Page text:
Apple never comments on rumors and speculation about unannounced products, and it rarely unveils new devices before they’re ready to launch. The foldable iPhone is one of those mysterious products that Apple is reportedly developing right now behind closed doors. But the foldable iPhone won’t launch for at least a few more years because Apple needs to perfect a few key innovations before manufacturing the handset.
The main concern about foldable devices is still the screen, which is simultaneously the most exciting and most fragile component of a foldable phone. Apple will never do what Samsung did with the Galaxy Fold. The Korean giant launched the first-generation foldable without ensuring the handset can withstand real-life use. Early reviewers found not one but two separate defects, forcing Samsung to delay the launch by nearly six months so it could address those catastrophic design problems.
While Apple will not comment on rumors, there is one thing Apple can’t protect, and that’s the disclosure of the key innovations that could help it create its first foldable iPhones. One such discovery tells us that Apple is working on screen tech that would offer foldable devices much better protection against cracks.
Titled Hybrid coverlay/window structure for flexible display applications, patent application number 20210096595 was first seen by Patently Apple. Filed in mid-October 2020, the application is a continuation of previous patents describing technology that could prevent potential screen damage in foldable devices:
Embodiments describe display modules and protective cover layer structures. In particular, embodiments describe protective cover layer structures that may be implemented in curved, flexible, conformable and foldable display modules, and in particular with curved, flexible, conformable and foldable display panels. Various embodiments are described in which a hardcoat layer is applied to a transparent support substrate to form a protective cover layer structure. The hardcoat layer may be characterized as possessing a lower elastic modulus, higher elongation-to-break and optionally a lower hardness than the transparent support substrate. In one aspect, such a hybrid structure may prevent cracks from forming in the transparent support substrate. In another aspect, such a hybrid structure may move the neutral plane of protective cover layer so that the surfaces of the transparent support substrate see a lower strain upon bending.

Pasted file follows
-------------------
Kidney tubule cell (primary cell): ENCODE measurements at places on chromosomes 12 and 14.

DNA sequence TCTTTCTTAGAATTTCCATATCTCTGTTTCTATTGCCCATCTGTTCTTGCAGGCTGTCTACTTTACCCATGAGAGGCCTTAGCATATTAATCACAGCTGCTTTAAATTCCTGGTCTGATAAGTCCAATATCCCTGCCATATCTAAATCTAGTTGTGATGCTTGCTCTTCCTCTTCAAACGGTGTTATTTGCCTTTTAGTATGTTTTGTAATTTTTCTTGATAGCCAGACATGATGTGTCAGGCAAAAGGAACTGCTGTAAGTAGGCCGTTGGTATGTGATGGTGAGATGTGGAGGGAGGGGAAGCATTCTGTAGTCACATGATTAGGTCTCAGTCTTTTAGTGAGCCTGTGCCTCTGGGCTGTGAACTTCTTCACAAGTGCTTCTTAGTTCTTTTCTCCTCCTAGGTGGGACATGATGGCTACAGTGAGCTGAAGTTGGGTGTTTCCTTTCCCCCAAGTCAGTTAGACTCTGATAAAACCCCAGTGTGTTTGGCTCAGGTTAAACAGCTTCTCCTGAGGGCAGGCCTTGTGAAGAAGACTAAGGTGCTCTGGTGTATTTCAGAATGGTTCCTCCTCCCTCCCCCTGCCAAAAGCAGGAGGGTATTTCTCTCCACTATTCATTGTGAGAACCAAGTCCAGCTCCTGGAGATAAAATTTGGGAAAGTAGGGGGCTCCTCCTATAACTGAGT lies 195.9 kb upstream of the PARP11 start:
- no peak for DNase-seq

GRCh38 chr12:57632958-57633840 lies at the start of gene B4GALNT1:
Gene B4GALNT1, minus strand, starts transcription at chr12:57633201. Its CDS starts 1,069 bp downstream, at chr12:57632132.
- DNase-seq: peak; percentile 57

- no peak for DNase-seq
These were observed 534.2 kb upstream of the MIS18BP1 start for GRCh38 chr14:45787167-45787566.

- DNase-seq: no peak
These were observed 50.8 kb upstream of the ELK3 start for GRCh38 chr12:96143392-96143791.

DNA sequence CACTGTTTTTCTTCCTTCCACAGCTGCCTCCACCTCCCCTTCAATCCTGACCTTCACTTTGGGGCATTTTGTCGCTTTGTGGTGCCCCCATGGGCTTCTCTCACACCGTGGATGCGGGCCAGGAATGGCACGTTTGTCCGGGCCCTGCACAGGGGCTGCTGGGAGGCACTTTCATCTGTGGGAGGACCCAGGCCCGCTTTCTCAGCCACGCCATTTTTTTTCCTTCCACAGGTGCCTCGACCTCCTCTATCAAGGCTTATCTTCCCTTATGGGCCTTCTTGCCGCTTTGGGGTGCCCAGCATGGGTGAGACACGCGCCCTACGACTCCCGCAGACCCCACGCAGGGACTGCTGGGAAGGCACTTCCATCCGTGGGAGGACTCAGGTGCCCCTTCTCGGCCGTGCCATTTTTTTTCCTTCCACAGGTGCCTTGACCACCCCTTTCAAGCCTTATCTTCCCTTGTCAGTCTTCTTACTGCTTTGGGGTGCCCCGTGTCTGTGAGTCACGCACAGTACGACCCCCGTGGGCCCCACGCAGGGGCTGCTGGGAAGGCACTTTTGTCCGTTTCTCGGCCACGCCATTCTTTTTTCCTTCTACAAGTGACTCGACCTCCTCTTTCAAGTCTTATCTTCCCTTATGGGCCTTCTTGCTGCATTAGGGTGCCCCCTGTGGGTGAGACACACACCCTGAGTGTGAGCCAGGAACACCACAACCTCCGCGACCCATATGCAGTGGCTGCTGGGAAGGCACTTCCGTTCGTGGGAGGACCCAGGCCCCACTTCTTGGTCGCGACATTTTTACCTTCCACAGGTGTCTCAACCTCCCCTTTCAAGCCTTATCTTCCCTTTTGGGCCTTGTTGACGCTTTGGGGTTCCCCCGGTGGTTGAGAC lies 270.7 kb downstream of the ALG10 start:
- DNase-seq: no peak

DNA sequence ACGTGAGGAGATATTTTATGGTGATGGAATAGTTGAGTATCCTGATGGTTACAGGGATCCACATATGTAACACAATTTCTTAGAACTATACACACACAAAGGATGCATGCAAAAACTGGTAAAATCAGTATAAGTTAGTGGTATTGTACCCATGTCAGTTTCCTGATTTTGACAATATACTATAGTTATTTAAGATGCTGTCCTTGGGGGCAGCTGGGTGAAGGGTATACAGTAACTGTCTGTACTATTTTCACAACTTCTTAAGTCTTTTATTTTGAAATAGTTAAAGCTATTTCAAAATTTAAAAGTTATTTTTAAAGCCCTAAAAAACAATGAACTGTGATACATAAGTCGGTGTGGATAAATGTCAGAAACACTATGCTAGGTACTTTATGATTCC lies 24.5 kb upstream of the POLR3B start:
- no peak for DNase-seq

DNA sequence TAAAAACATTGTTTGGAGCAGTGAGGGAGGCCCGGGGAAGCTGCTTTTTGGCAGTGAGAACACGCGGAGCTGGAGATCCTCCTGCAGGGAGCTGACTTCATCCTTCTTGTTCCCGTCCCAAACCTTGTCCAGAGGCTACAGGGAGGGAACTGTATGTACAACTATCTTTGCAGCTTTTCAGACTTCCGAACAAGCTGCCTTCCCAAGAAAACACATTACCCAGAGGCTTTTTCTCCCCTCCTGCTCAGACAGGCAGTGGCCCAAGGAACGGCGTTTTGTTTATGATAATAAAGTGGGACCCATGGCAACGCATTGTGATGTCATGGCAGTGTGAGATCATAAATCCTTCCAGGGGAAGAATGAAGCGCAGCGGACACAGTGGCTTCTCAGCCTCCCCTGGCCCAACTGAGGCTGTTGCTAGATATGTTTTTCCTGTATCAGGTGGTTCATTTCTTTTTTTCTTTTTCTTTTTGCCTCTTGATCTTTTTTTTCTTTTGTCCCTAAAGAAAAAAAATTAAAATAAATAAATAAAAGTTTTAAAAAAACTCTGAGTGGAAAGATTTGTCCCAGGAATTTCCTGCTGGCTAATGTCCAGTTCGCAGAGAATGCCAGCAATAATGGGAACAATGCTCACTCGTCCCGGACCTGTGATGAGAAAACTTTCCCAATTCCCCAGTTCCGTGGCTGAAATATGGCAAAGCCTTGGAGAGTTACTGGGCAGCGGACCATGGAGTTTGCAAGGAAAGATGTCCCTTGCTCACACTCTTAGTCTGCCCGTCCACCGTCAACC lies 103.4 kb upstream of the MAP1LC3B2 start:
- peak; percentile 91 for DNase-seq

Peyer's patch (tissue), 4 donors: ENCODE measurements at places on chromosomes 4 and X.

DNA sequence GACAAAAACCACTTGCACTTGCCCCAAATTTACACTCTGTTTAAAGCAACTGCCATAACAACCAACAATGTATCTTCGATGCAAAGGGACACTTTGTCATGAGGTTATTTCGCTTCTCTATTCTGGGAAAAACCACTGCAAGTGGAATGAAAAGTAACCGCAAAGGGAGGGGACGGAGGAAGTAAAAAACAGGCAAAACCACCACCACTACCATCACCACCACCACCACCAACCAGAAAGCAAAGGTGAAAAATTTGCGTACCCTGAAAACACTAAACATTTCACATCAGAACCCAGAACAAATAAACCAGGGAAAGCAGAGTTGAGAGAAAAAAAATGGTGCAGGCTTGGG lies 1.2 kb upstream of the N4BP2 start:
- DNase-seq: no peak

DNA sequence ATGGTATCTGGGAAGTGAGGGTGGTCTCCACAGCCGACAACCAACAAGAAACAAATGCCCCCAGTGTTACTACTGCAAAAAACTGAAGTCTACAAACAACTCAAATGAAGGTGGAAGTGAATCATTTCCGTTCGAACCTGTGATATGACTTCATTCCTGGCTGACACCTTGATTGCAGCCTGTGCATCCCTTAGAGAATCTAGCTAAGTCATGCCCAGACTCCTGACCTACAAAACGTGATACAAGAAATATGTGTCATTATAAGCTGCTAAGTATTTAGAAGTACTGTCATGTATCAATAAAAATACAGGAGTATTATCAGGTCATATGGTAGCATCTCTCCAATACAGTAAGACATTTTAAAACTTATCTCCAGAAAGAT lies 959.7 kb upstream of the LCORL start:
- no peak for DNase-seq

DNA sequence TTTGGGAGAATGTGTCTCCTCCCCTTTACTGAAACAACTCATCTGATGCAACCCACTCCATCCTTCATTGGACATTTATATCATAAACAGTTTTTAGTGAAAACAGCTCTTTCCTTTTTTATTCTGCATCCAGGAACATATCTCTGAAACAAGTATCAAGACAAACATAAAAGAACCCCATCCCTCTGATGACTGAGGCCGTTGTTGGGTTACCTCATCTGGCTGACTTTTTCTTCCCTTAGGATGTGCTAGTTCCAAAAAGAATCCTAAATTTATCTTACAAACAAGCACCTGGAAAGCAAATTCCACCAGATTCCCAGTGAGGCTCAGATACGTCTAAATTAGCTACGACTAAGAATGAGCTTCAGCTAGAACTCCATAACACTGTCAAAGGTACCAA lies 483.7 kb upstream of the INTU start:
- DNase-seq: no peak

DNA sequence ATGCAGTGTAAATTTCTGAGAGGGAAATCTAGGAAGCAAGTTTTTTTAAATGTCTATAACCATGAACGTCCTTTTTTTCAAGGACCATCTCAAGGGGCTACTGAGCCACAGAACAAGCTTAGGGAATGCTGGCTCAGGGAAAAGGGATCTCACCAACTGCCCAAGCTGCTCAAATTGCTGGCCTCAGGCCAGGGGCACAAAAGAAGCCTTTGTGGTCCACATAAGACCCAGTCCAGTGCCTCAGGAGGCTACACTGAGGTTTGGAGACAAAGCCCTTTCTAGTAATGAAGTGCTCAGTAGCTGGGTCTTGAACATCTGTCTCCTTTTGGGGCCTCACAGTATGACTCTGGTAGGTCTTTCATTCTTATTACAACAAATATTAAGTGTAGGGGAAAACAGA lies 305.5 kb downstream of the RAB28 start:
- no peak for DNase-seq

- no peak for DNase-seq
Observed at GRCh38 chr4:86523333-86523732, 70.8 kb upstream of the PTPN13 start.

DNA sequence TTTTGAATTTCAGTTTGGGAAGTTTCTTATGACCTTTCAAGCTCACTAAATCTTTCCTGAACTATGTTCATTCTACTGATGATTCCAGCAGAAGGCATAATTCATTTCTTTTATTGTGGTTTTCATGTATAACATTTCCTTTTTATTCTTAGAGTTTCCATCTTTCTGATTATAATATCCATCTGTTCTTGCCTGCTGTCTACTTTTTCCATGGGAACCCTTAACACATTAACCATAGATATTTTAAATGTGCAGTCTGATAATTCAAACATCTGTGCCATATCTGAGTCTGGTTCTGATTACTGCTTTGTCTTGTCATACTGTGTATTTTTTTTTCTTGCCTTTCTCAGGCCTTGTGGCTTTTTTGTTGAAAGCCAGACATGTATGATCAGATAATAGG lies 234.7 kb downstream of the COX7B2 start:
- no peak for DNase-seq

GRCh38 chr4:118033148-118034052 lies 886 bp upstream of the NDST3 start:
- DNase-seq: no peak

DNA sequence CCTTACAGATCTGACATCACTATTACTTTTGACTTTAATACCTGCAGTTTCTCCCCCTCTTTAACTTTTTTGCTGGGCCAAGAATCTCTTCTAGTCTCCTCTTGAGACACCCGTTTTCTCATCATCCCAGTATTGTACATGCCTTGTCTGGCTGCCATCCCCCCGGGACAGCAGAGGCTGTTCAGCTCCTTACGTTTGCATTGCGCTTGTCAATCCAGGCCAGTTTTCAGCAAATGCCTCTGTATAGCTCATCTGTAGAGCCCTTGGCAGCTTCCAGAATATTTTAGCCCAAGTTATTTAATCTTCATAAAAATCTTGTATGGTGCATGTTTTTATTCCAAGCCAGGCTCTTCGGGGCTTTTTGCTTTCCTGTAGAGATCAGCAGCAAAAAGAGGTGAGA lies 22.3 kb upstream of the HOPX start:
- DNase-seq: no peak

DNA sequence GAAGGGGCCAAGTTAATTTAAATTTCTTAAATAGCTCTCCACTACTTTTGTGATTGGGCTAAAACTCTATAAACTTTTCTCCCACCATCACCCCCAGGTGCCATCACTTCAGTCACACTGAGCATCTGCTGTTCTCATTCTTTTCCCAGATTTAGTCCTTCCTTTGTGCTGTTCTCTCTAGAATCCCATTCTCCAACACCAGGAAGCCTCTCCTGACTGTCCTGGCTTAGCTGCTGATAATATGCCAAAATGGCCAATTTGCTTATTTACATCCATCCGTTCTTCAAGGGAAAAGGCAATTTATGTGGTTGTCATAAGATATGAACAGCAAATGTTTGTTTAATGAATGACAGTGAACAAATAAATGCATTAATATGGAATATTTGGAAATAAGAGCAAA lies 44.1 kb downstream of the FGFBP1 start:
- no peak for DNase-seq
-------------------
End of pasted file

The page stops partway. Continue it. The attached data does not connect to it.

The patent contains explicit imagery showing devices that fold both inwards and outwards, as well as gadgets that can look like Samsung’s Galaxy Z Fold and Galaxy Z Flip devices. Apple is essentially covering all its bases, as it’s unclear what type of foldable iPhone it will ultimately make. The company is reportedly testing both types of foldable designs.
The patent application covers new claims describing the cover layer that would sit atop the display to protect against cracks and crack propagation. Apple is looking at applying a protective layer that could include ceramic particles on top of a hard display cover made of glass and sapphire. The particle filler, including ceramic, would be dispersed in a polymer matrix that covers the screen.
A previous patent discovery showed that Apple is developing hinge technology that could provide support to a foldable screen while a phone is bring folded and unfolded. The hinge would allow the user to operate the phone in various modes.
As always with the technology described in patents, there’s no indication whether Apple will ever employ these innovations in a commercial product. But the increasing number of patents that have been surfacing indicate Apple is developing the tech required to mass-produce foldable devices that are even more sturdy than any foldable phone that is currently available.Today's Top Deal Luxurious bed sheets with 100,000 5-star Amazon reviews start at just $22 in this amazing sale! List Price:$27.99 Price:$22.39 You Save:$5.60 (20%) Available from Amazon, BGR may receive a commission Available from Amazon BGR may receive a commission